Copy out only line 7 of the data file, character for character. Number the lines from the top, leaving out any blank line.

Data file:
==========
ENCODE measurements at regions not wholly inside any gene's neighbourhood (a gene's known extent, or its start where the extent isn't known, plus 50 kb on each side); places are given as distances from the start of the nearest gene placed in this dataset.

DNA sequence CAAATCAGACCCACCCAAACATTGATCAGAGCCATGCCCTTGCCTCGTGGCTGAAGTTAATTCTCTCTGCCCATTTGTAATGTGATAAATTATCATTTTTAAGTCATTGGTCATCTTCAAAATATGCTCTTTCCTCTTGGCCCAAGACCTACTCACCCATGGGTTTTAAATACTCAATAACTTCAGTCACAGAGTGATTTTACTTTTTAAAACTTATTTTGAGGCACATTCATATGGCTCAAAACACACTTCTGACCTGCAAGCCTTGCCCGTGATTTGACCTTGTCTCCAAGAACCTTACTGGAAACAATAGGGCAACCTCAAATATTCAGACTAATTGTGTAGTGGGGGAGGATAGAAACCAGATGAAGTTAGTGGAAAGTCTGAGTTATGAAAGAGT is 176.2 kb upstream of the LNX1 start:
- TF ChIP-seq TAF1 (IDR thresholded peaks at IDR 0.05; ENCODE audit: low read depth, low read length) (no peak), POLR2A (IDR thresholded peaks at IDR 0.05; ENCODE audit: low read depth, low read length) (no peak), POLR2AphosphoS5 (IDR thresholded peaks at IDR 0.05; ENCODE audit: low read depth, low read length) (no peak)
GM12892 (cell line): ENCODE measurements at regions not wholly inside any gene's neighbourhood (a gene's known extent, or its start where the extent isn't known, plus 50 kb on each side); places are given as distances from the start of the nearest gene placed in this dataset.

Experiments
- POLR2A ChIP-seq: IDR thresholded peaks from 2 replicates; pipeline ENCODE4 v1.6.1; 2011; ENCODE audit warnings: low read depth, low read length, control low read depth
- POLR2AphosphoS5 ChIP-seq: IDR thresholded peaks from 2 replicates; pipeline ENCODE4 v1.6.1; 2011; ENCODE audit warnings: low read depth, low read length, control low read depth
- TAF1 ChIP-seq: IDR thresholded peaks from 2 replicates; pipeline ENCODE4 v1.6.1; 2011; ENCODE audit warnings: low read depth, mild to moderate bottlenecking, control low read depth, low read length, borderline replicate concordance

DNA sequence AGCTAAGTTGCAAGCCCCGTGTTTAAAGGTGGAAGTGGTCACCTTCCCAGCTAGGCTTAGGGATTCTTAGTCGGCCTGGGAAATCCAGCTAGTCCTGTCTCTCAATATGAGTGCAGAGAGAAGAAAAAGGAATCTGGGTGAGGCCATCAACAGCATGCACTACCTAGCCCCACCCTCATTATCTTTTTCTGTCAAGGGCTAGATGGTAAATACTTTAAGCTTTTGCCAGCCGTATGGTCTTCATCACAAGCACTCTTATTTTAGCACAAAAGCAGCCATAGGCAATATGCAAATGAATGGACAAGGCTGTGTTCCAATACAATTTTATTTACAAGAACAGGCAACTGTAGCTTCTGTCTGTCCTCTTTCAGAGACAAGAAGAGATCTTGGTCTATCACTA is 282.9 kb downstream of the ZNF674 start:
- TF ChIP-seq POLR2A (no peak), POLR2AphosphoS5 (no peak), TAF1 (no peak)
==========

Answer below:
- POLR2AphosphoS5 ChIP-seq: IDR thresholded peaks from 2 replicates; pipeline ENCODE4 v1.6.1; 2011; ENCODE audit warnings: low read depth, low read length, control low read depth